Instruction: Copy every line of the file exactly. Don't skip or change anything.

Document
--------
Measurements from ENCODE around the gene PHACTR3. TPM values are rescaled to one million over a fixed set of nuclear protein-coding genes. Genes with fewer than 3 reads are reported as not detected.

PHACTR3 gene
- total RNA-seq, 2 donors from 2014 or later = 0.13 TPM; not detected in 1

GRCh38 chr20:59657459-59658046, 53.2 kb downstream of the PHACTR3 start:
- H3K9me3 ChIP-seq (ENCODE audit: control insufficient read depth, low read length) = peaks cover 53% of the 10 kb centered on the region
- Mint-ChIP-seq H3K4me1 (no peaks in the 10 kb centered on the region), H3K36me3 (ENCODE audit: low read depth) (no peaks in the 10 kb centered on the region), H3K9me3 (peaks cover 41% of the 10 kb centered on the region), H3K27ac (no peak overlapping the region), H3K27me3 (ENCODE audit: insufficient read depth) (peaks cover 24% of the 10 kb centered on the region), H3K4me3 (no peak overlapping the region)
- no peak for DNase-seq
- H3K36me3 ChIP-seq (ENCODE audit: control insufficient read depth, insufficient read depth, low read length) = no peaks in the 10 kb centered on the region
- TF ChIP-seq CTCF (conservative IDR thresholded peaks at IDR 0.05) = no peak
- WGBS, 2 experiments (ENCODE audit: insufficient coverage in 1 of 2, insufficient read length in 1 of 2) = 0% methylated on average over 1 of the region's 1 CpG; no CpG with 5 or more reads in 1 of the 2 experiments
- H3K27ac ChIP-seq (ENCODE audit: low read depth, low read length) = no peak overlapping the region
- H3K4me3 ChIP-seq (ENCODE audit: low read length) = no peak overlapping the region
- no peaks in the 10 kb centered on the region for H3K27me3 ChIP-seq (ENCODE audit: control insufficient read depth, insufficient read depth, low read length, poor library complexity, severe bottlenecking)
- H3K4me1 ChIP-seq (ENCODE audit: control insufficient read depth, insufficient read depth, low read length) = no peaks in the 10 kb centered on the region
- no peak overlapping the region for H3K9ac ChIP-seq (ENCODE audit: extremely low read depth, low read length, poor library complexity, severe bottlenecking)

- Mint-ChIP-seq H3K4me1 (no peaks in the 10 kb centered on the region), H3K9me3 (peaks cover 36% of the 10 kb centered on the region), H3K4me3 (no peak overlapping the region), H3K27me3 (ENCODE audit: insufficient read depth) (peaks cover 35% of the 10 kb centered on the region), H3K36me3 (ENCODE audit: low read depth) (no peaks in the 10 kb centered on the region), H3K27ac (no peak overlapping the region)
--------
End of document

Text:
Measurements from ENCODE around the gene PHACTR3. TPM values are rescaled to one million over a fixed set of nuclear protein-coding genes. Genes with fewer than 3 reads are reported as not detected.

PHACTR3 gene
- total RNA-seq, 2 donors from 2014 or later = 0.13 TPM; not detected in 1

GRCh38 chr20:59657459-59658046, 53.2 kb downstream of the PHACTR3 start:
- H3K9me3 ChIP-seq (ENCODE audit: control insufficient read depth, low read length) = peaks cover 53% of the 10 kb centered on the region
- Mint-ChIP-seq H3K4me1 (no peaks in the 10 kb centered on the region), H3K36me3 (ENCODE audit: low read depth) (no peaks in the 10 kb centered on the region), H3K9me3 (peaks cover 41% of the 10 kb centered on the region), H3K27ac (no peak overlapping the region), H3K27me3 (ENCODE audit: insufficient read depth) (peaks cover 24% of the 10 kb centered on the region), H3K4me3 (no peak overlapping the region)
- no peak for DNase-seq
- H3K36me3 ChIP-seq (ENCODE audit: control insufficient read depth, insufficient read depth, low read length) = no peaks in the 10 kb centered on the region
- TF ChIP-seq CTCF (conservative IDR thresholded peaks at IDR 0.05) = no peak
- WGBS, 2 experiments (ENCODE audit: insufficient coverage in 1 of 2, insufficient read length in 1 of 2) = 0% methylated on average over 1 of the region's 1 CpG; no CpG with 5 or more reads in 1 of the 2 experiments
- H3K27ac ChIP-seq (ENCODE audit: low read depth, low read length) = no peak overlapping the region
- H3K4me3 ChIP-seq (ENCODE audit: low read length) = no peak overlapping the region
- no peaks in the 10 kb centered on the region for H3K27me3 ChIP-seq (ENCODE audit: control insufficient read depth, insufficient read depth, low read length, poor library complexity, severe bottlenecking)
- H3K4me1 ChIP-seq (ENCODE audit: control insufficient read depth, insufficient read depth, low read length) = no peaks in the 10 kb centered on the region
- no peak overlapping the region for H3K9ac ChIP-seq (ENCODE audit: extremely low read depth, low read length, poor library complexity, severe bottlenecking)

- Mint-ChIP-seq H3K4me1 (no peaks in the 10 kb centered on the region), H3K9me3 (peaks cover 36% of the 10 kb centered on the region), H3K4me3 (no peak overlapping the region), H3K27me3 (ENCODE audit: insufficient read depth) (peaks cover 35% of the 10 kb centered on the region), H3K36me3 (ENCODE audit: low read depth) (no peaks in the 10 kb centered on the region), H3K27ac (no peak overlapping the region)